Number 12 in Timms Times — a blogger’s view from 2014
Ignite Theatre, in its promising debut production, shows courage, insight, skill, and dedication in bringing social issues into drama. Director Mark Lloyd steered a high-quality and well-rehearsed cast through two one-act plays.
Dear Mother, by Mark Jones, is the story of a World War I soldier’s journey from playing soldiers as a boy to the British Army’s bloodiest-ever battle — the Somme. Thomas as a boy was played with impressive maturity and confidence by Tom King, and with moving conviction as a man by Josh Whisson. The stream-of-consciousness acting out of a friend’s death was the main highlight of Whisson’s performance. Thomas’s mother (Clarissa Ellis) – recipient of the letters which form the play’s text – reacted superbly with dignified sadness in reading Thomas’s last letter. This was one he had carried in case he was killed.
Altogether, the cast, set, sound and lighting brought out the best in the Dear Mother script, and met the challenges of the subject well. However, the script relied, effectively, on monologue throughout, which weakened the story line and the drama. In particular, the story of Thomas signing up for the army – written at great length to his mother months after the event – would have been much more dramatic as dialogue between them.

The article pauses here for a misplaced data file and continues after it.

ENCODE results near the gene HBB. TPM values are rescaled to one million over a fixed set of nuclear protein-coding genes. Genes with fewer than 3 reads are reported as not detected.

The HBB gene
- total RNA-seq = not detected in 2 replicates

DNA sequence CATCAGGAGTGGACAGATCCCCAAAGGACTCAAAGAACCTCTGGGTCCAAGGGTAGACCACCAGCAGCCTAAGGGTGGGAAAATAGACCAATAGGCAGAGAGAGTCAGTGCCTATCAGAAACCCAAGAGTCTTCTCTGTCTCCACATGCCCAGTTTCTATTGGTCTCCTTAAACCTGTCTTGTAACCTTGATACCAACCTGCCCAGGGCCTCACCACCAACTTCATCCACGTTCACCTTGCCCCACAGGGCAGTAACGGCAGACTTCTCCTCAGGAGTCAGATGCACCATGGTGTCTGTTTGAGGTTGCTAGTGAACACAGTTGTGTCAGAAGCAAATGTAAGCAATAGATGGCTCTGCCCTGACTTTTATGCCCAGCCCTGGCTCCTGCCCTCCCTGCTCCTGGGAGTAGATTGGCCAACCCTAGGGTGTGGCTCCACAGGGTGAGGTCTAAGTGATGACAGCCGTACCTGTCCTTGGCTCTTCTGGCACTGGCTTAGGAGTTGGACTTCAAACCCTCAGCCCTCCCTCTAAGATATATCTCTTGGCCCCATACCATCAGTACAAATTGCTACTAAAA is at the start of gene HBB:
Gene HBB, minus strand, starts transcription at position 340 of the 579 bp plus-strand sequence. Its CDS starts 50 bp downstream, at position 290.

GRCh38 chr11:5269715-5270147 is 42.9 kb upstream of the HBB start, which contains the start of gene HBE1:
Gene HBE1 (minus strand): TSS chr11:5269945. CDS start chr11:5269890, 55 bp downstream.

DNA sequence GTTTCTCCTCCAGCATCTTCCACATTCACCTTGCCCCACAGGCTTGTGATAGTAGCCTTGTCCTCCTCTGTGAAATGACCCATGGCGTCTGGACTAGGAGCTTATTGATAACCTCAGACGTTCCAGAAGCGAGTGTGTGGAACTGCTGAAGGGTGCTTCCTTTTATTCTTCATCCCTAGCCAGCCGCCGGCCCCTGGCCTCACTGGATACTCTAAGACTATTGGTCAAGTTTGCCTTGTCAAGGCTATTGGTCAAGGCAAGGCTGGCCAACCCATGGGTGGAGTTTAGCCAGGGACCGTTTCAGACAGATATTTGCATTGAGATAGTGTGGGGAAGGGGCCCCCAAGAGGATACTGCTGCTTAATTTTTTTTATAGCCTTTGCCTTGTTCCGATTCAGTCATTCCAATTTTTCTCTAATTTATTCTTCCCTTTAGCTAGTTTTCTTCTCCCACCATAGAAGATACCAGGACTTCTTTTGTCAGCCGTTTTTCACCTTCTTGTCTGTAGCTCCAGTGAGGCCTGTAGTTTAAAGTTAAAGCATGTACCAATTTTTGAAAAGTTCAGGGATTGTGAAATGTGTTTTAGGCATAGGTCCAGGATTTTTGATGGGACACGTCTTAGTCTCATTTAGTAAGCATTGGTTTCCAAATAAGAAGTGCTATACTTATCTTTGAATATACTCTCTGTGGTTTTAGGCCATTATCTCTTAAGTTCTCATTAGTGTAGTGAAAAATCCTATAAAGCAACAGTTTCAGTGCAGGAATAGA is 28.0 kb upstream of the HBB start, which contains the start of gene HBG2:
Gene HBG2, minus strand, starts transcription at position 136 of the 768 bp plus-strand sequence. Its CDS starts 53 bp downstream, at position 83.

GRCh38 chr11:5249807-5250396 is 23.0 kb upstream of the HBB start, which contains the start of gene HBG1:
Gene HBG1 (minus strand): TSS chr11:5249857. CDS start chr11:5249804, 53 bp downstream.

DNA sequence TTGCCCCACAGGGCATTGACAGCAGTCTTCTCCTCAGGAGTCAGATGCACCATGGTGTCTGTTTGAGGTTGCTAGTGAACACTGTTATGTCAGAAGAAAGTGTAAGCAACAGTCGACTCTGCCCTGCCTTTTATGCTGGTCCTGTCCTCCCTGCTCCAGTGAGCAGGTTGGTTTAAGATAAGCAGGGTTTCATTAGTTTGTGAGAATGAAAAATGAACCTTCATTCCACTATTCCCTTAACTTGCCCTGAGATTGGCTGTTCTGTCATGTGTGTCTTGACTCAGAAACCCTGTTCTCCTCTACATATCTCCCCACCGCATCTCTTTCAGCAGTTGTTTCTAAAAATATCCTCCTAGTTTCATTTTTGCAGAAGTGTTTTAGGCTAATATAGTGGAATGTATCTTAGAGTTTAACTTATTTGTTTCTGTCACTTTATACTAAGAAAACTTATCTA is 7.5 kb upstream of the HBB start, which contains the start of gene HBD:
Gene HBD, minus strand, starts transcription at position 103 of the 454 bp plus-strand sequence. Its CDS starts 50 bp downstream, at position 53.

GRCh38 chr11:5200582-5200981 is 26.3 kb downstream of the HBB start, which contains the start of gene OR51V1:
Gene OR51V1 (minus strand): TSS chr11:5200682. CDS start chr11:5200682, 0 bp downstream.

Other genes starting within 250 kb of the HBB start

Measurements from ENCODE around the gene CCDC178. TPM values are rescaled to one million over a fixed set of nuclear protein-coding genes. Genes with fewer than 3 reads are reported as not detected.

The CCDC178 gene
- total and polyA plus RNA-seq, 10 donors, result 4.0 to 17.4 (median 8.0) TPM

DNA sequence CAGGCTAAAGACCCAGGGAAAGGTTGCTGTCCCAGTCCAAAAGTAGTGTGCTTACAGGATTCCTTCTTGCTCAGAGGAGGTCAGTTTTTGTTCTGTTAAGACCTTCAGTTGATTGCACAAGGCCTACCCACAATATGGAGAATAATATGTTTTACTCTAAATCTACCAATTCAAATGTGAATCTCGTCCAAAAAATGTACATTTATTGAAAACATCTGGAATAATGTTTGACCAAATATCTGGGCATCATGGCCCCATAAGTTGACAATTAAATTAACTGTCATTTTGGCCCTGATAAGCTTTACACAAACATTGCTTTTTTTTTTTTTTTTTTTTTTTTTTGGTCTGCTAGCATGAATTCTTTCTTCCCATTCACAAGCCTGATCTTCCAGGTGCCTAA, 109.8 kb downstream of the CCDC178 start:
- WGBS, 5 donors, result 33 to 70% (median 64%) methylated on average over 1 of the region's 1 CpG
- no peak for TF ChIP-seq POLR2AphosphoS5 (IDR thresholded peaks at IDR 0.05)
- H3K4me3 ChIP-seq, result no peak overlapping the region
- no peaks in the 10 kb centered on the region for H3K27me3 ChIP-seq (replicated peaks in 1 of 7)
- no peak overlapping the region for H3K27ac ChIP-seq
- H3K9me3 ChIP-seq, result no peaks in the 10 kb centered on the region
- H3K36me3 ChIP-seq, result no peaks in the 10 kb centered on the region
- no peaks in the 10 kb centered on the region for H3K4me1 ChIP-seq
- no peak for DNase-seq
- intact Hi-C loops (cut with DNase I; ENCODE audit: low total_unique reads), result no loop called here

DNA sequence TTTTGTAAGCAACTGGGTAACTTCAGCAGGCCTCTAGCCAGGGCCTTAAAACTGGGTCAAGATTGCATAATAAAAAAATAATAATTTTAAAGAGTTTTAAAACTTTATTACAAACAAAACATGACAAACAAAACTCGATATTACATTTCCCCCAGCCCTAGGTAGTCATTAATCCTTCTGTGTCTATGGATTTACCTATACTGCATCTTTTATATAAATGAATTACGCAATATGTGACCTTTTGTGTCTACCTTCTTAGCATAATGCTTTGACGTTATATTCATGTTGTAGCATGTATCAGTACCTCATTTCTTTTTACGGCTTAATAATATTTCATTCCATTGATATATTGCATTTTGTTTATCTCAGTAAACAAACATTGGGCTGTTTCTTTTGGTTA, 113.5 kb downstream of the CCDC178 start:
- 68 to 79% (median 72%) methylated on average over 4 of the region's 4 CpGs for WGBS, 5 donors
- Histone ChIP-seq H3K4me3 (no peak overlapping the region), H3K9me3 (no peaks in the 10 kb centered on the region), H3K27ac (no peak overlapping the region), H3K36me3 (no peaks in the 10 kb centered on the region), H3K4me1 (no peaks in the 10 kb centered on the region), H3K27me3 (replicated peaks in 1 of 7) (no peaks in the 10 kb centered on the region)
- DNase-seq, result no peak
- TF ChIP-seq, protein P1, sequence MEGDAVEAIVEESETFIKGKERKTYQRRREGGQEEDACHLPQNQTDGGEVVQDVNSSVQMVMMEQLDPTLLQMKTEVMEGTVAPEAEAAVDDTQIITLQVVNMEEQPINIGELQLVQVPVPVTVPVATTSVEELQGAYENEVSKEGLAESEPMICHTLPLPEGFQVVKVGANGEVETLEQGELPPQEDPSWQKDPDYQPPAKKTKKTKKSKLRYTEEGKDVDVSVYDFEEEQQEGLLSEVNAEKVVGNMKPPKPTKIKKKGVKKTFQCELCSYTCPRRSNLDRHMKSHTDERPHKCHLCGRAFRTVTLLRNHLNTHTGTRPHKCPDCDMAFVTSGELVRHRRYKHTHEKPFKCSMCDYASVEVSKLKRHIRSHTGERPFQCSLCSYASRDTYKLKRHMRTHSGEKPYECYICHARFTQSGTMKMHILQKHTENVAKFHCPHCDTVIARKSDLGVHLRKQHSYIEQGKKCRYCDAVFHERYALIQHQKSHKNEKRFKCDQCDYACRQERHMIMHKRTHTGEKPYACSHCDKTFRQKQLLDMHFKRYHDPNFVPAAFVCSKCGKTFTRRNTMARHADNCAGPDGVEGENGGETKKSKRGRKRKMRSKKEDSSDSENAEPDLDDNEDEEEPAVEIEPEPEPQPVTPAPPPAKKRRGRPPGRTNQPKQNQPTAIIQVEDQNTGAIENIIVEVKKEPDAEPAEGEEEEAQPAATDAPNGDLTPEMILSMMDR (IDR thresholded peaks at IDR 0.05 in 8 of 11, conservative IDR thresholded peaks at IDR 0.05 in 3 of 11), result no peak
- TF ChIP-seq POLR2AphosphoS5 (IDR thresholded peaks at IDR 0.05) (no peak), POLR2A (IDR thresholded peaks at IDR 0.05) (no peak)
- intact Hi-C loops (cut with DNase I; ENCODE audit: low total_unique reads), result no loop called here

The second play, The Railway Bridge Committee by Eleanor Wallace, is an interesting political allegory played out by three tramps. Mr Darcy (Ben Perkins) is stereotypically Conservative, exploiting who he can and spending money he doesn’t have. Quentin is a ‘yes-man’ and idealistic dreamer, satirising Lib Dems, whose constant support of Mr Darcy give him a permanent majority when there are three voters. Leonardo (Mark Lloyd) is the only worker of the three, and his begging, and selling of the Big Issue provides their only income – which Mr D overspends on a prostitute, Mavis (Clarissa Ellis, who also assisted in directing the play). All the cast performed with gusto and insight.
The story is ironically circular, with some really good humour at times, and a few flat points. It works as a symbol of the current political situation, but less so as a diatribe against capitalism and oppression of the working class. Leonardo’s sudden monologue against society in general smacks of the author’s voice rather than his. It also raises again why in his position, a relatively self-sufficient man rails against distant outsiders rather than the two who mercilessly exploit him.
Ignite Theatre’s production was at the King’s Theatre, Gloucester, 8-11 October. I look forward with pleasure to their next one.